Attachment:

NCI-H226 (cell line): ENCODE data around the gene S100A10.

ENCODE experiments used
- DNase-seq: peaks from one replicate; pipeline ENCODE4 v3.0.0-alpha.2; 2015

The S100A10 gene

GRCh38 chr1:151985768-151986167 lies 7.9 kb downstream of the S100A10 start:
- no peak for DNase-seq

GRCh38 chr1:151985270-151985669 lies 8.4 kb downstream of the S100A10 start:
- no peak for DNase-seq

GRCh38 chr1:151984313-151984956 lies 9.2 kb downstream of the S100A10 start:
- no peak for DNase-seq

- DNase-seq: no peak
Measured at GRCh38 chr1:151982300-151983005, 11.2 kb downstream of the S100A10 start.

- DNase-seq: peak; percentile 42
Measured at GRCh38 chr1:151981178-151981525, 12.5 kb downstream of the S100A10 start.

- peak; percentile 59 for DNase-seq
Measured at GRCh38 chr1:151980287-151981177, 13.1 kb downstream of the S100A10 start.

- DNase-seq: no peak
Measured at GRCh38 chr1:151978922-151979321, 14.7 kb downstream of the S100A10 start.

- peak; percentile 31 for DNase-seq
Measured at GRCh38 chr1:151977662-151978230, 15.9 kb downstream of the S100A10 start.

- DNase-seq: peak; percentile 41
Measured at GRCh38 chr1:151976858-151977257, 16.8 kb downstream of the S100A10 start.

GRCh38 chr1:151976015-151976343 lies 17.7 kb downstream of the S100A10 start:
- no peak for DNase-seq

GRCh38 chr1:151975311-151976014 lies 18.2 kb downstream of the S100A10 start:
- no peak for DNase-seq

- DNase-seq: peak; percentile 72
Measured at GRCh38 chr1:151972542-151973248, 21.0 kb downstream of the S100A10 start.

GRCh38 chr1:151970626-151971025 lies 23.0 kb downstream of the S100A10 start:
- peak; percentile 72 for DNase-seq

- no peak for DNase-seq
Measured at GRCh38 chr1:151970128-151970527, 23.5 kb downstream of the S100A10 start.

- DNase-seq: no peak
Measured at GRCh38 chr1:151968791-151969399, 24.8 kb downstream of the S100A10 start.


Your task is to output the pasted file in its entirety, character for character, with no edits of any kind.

NCI-H226 (cell line): ENCODE data around the gene S100A10.

ENCODE experiments used
- DNase-seq: peaks from one replicate; pipeline ENCODE4 v3.0.0-alpha.2; 2015

The S100A10 gene

GRCh38 chr1:151985768-151986167 lies 7.9 kb downstream of the S100A10 start:
- no peak for DNase-seq

GRCh38 chr1:151985270-151985669 lies 8.4 kb downstream of the S100A10 start:
- no peak for DNase-seq

GRCh38 chr1:151984313-151984956 lies 9.2 kb downstream of the S100A10 start:
- no peak for DNase-seq

- DNase-seq: no peak
Measured at GRCh38 chr1:151982300-151983005, 11.2 kb downstream of the S100A10 start.

- DNase-seq: peak; percentile 42
Measured at GRCh38 chr1:151981178-151981525, 12.5 kb downstream of the S100A10 start.

- peak; percentile 59 for DNase-seq
Measured at GRCh38 chr1:151980287-151981177, 13.1 kb downstream of the S100A10 start.

- DNase-seq: no peak
Measured at GRCh38 chr1:151978922-151979321, 14.7 kb downstream of the S100A10 start.

- peak; percentile 31 for DNase-seq
Measured at GRCh38 chr1:151977662-151978230, 15.9 kb downstream of the S100A10 start.

- DNase-seq: peak; percentile 41
Measured at GRCh38 chr1:151976858-151977257, 16.8 kb downstream of the S100A10 start.

GRCh38 chr1:151976015-151976343 lies 17.7 kb downstream of the S100A10 start:
- no peak for DNase-seq

GRCh38 chr1:151975311-151976014 lies 18.2 kb downstream of the S100A10 start:
- no peak for DNase-seq

- DNase-seq: peak; percentile 72
Measured at GRCh38 chr1:151972542-151973248, 21.0 kb downstream of the S100A10 start.

GRCh38 chr1:151970626-151971025 lies 23.0 kb downstream of the S100A10 start:
- peak; percentile 72 for DNase-seq

- no peak for DNase-seq
Measured at GRCh38 chr1:151970128-151970527, 23.5 kb downstream of the S100A10 start.

- DNase-seq: no peak
Measured at GRCh38 chr1:151968791-151969399, 24.8 kb downstream of the S100A10 start.